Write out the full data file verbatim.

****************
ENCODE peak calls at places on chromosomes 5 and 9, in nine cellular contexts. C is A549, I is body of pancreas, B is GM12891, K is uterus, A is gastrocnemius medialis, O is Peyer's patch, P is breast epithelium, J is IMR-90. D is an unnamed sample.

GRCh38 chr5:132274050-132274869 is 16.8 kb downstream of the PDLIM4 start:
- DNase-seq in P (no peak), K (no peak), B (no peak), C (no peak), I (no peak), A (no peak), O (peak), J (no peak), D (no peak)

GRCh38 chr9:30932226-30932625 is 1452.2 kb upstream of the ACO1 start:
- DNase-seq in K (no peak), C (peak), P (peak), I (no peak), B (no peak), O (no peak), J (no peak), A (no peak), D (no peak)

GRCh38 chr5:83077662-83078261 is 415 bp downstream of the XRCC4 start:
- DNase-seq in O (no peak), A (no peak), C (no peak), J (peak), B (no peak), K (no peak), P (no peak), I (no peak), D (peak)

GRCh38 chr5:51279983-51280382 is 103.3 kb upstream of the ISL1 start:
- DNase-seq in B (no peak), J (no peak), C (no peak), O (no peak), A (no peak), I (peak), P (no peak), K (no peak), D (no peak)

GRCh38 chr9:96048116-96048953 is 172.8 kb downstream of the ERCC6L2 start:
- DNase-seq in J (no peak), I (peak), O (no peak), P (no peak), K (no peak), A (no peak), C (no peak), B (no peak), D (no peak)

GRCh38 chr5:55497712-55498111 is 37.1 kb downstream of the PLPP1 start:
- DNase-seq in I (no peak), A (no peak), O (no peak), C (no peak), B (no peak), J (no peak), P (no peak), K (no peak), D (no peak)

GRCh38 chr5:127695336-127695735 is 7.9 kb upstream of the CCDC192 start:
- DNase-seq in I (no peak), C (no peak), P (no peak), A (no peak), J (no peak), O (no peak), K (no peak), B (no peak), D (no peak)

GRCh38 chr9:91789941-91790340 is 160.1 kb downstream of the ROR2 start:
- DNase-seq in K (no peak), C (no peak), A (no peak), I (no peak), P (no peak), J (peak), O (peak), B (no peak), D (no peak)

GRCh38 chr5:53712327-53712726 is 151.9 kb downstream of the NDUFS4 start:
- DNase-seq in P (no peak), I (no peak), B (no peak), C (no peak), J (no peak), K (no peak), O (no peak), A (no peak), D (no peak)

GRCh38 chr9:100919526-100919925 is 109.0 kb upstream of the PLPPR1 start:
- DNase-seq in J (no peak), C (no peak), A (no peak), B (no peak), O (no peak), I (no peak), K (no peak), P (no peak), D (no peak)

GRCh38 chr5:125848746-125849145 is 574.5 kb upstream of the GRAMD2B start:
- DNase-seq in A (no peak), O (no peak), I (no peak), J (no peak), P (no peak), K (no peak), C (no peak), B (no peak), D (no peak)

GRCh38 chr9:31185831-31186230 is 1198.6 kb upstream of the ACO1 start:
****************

ENCODE peak calls at places on chromosomes 5 and 9, in nine cellular contexts. C is A549, I is body of pancreas, B is GM12891, K is uterus, A is gastrocnemius medialis, O is Peyer's patch, P is breast epithelium, J is IMR-90. D is an unnamed sample.

GRCh38 chr5:132274050-132274869 is 16.8 kb downstream of the PDLIM4 start:
- DNase-seq in P (no peak), K (no peak), B (no peak), C (no peak), I (no peak), A (no peak), O (peak), J (no peak), D (no peak)

GRCh38 chr9:30932226-30932625 is 1452.2 kb upstream of the ACO1 start:
- DNase-seq in K (no peak), C (peak), P (peak), I (no peak), B (no peak), O (no peak), J (no peak), A (no peak), D (no peak)

GRCh38 chr5:83077662-83078261 is 415 bp downstream of the XRCC4 start:
- DNase-seq in O (no peak), A (no peak), C (no peak), J (peak), B (no peak), K (no peak), P (no peak), I (no peak), D (peak)

GRCh38 chr5:51279983-51280382 is 103.3 kb upstream of the ISL1 start:
- DNase-seq in B (no peak), J (no peak), C (no peak), O (no peak), A (no peak), I (peak), P (no peak), K (no peak), D (no peak)

GRCh38 chr9:96048116-96048953 is 172.8 kb downstream of the ERCC6L2 start:
- DNase-seq in J (no peak), I (peak), O (no peak), P (no peak), K (no peak), A (no peak), C (no peak), B (no peak), D (no peak)

GRCh38 chr5:55497712-55498111 is 37.1 kb downstream of the PLPP1 start:
- DNase-seq in I (no peak), A (no peak), O (no peak), C (no peak), B (no peak), J (no peak), P (no peak), K (no peak), D (no peak)

GRCh38 chr5:127695336-127695735 is 7.9 kb upstream of the CCDC192 start:
- DNase-seq in I (no peak), C (no peak), P (no peak), A (no peak), J (no peak), O (no peak), K (no peak), B (no peak), D (no peak)

GRCh38 chr9:91789941-91790340 is 160.1 kb downstream of the ROR2 start:
- DNase-seq in K (no peak), C (no peak), A (no peak), I (no peak), P (no peak), J (peak), O (peak), B (no peak), D (no peak)

GRCh38 chr5:53712327-53712726 is 151.9 kb downstream of the NDUFS4 start:
- DNase-seq in P (no peak), I (no peak), B (no peak), C (no peak), J (no peak), K (no peak), O (no peak), A (no peak), D (no peak)

GRCh38 chr9:100919526-100919925 is 109.0 kb upstream of the PLPPR1 start:
- DNase-seq in J (no peak), C (no peak), A (no peak), B (no peak), O (no peak), I (no peak), K (no peak), P (no peak), D (no peak)

GRCh38 chr5:125848746-125849145 is 574.5 kb upstream of the GRAMD2B start:
- DNase-seq in A (no peak), O (no peak), I (no peak), J (no peak), P (no peak), K (no peak), C (no peak), B (no peak), D (no peak)

GRCh38 chr9:31185831-31186230 is 1198.6 kb upstream of the ACO1 start: